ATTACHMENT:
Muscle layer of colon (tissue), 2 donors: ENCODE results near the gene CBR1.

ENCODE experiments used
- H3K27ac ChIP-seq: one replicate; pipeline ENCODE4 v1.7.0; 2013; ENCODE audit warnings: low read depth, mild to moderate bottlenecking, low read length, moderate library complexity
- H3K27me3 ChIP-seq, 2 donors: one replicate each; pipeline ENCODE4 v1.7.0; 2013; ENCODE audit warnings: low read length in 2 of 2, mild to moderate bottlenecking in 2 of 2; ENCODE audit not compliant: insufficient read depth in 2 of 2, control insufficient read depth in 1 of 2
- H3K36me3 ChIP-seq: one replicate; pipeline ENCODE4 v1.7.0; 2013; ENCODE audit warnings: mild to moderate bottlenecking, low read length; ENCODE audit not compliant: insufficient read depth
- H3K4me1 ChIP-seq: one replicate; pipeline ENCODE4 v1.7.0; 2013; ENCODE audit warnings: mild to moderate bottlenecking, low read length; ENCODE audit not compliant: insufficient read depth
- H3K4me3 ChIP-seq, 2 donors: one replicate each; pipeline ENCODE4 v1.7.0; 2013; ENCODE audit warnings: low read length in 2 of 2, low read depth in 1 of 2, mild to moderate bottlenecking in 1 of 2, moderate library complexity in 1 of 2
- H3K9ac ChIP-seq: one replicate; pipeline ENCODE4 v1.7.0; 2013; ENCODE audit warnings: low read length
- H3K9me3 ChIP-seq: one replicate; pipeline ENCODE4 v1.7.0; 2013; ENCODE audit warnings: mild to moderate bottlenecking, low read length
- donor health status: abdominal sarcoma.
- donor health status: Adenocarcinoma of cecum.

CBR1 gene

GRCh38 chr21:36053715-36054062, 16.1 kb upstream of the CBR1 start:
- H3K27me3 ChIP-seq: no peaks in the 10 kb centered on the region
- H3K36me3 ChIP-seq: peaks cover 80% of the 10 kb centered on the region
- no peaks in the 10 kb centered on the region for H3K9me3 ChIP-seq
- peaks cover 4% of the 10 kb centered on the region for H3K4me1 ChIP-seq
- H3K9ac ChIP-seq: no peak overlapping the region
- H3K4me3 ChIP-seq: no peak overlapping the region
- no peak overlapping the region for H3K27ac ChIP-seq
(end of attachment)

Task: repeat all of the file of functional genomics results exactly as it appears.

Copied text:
Muscle layer of colon (tissue), 2 donors: ENCODE results near the gene CBR1.

ENCODE experiments used
- H3K27ac ChIP-seq: one replicate; pipeline ENCODE4 v1.7.0; 2013; ENCODE audit warnings: low read depth, mild to moderate bottlenecking, low read length, moderate library complexity
- H3K27me3 ChIP-seq, 2 donors: one replicate each; pipeline ENCODE4 v1.7.0; 2013; ENCODE audit warnings: low read length in 2 of 2, mild to moderate bottlenecking in 2 of 2; ENCODE audit not compliant: insufficient read depth in 2 of 2, control insufficient read depth in 1 of 2
- H3K36me3 ChIP-seq: one replicate; pipeline ENCODE4 v1.7.0; 2013; ENCODE audit warnings: mild to moderate bottlenecking, low read length; ENCODE audit not compliant: insufficient read depth
- H3K4me1 ChIP-seq: one replicate; pipeline ENCODE4 v1.7.0; 2013; ENCODE audit warnings: mild to moderate bottlenecking, low read length; ENCODE audit not compliant: insufficient read depth
- H3K4me3 ChIP-seq, 2 donors: one replicate each; pipeline ENCODE4 v1.7.0; 2013; ENCODE audit warnings: low read length in 2 of 2, low read depth in 1 of 2, mild to moderate bottlenecking in 1 of 2, moderate library complexity in 1 of 2
- H3K9ac ChIP-seq: one replicate; pipeline ENCODE4 v1.7.0; 2013; ENCODE audit warnings: low read length
- H3K9me3 ChIP-seq: one replicate; pipeline ENCODE4 v1.7.0; 2013; ENCODE audit warnings: mild to moderate bottlenecking, low read length
- donor health status: abdominal sarcoma.
- donor health status: Adenocarcinoma of cecum.

CBR1 gene

GRCh38 chr21:36053715-36054062, 16.1 kb upstream of the CBR1 start:
- H3K27me3 ChIP-seq: no peaks in the 10 kb centered on the region
- H3K36me3 ChIP-seq: peaks cover 80% of the 10 kb centered on the region
- no peaks in the 10 kb centered on the region for H3K9me3 ChIP-seq
- peaks cover 4% of the 10 kb centered on the region for H3K4me1 ChIP-seq
- H3K9ac ChIP-seq: no peak overlapping the region
- H3K4me3 ChIP-seq: no peak overlapping the region
- no peak overlapping the region for H3K27ac ChIP-seq